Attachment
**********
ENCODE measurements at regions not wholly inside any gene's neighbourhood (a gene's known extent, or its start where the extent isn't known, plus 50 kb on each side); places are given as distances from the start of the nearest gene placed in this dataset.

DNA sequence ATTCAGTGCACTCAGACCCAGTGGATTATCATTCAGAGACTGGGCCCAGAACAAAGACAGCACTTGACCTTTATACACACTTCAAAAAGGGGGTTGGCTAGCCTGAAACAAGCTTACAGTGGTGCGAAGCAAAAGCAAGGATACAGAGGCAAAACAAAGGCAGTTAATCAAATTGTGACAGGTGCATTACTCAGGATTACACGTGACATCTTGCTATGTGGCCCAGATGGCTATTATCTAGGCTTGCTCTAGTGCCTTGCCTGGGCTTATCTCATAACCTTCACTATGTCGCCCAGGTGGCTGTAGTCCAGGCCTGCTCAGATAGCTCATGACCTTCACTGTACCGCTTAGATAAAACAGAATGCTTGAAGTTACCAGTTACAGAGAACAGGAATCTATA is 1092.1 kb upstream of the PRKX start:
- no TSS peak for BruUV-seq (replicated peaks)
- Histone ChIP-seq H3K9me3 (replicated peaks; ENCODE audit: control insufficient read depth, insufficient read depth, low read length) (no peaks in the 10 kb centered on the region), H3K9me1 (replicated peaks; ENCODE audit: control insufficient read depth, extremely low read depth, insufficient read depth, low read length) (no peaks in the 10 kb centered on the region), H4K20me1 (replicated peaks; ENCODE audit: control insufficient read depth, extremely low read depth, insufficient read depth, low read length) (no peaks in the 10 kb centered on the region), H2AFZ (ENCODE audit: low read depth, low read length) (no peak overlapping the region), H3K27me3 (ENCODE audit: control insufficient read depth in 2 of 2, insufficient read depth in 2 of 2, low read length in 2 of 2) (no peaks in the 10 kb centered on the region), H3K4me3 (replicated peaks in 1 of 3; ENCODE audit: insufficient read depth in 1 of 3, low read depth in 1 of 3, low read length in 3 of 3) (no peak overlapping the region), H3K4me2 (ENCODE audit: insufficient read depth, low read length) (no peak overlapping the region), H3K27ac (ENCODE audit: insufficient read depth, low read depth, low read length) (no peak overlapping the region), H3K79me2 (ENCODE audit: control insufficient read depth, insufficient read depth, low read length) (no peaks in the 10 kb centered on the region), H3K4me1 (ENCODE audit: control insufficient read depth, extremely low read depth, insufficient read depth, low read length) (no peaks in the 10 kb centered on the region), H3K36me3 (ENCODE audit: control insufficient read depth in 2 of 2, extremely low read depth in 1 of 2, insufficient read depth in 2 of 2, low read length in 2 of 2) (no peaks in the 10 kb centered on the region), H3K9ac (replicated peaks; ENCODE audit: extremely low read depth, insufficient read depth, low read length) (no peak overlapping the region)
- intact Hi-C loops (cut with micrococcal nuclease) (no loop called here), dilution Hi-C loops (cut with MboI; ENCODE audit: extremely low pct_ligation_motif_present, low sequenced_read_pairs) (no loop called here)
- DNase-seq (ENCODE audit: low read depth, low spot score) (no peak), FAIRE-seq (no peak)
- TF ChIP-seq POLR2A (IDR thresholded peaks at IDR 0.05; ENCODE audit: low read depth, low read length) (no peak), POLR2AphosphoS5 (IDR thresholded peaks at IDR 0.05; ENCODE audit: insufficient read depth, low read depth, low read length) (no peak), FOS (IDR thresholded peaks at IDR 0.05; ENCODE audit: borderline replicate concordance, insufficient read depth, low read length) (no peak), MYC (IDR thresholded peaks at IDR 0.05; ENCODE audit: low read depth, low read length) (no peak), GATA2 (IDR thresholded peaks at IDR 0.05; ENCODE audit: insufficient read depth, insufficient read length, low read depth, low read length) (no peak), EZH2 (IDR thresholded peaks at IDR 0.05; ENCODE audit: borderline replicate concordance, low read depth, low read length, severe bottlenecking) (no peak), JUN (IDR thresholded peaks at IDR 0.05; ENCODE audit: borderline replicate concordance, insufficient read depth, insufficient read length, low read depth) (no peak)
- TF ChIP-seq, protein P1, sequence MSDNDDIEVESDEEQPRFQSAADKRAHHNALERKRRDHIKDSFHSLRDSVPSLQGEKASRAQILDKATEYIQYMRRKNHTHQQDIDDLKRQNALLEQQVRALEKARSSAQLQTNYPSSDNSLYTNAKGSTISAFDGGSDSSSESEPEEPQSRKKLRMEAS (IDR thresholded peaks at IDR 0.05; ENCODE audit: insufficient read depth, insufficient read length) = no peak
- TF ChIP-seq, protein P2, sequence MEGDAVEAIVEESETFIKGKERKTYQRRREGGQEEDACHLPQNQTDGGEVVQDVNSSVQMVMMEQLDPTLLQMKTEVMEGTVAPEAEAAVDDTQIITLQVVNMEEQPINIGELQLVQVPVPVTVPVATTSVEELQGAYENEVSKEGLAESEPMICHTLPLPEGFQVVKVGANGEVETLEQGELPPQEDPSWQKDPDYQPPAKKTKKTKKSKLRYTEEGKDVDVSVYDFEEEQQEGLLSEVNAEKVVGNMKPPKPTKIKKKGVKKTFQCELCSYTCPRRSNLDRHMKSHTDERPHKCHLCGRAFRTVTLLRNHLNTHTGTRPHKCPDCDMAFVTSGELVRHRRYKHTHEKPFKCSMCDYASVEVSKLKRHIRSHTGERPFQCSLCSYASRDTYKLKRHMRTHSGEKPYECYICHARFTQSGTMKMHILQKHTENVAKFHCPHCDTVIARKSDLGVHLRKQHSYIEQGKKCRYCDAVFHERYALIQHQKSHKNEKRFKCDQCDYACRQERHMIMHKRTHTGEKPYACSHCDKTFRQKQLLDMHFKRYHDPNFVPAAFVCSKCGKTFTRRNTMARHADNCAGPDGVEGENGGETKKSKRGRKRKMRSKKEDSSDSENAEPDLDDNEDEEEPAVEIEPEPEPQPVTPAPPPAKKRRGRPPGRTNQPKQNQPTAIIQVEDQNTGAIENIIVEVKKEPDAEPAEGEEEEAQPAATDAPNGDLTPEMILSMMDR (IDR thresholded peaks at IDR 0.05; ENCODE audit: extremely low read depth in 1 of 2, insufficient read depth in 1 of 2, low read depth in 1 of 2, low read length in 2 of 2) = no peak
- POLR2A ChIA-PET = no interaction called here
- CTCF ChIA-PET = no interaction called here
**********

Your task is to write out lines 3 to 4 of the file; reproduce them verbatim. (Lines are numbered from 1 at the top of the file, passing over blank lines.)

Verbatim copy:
- no TSS peak for BruUV-seq (replicated peaks)
- Histone ChIP-seq H3K9me3 (replicated peaks; ENCODE audit: control insufficient read depth, insufficient read depth, low read length) (no peaks in the 10 kb centered on the region), H3K9me1 (replicated peaks; ENCODE audit: control insufficient read depth, extremely low read depth, insufficient read depth, low read length) (no peaks in the 10 kb centered on the region), H4K20me1 (replicated peaks; ENCODE audit: control insufficient read depth, extremely low read depth, insufficient read depth, low read length) (no peaks in the 10 kb centered on the region), H2AFZ (ENCODE audit: low read depth, low read length) (no peak overlapping the region), H3K27me3 (ENCODE audit: control insufficient read depth in 2 of 2, insufficient read depth in 2 of 2, low read length in 2 of 2) (no peaks in the 10 kb centered on the region), H3K4me3 (replicated peaks in 1 of 3; ENCODE audit: insufficient read depth in 1 of 3, low read depth in 1 of 3, low read length in 3 of 3) (no peak overlapping the region), H3K4me2 (ENCODE audit: insufficient read depth, low read length) (no peak overlapping the region), H3K27ac (ENCODE audit: insufficient read depth, low read depth, low read length) (no peak overlapping the region), H3K79me2 (ENCODE audit: control insufficient read depth, insufficient read depth, low read length) (no peaks in the 10 kb centered on the region), H3K4me1 (ENCODE audit: control insufficient read depth, extremely low read depth, insufficient read depth, low read length) (no peaks in the 10 kb centered on the region), H3K36me3 (ENCODE audit: control insufficient read depth in 2 of 2, extremely low read depth in 1 of 2, insufficient read depth in 2 of 2, low read length in 2 of 2) (no peaks in the 10 kb centered on the region), H3K9ac (replicated peaks; ENCODE audit: extremely low read depth, insufficient read depth, low read length) (no peak overlapping the region)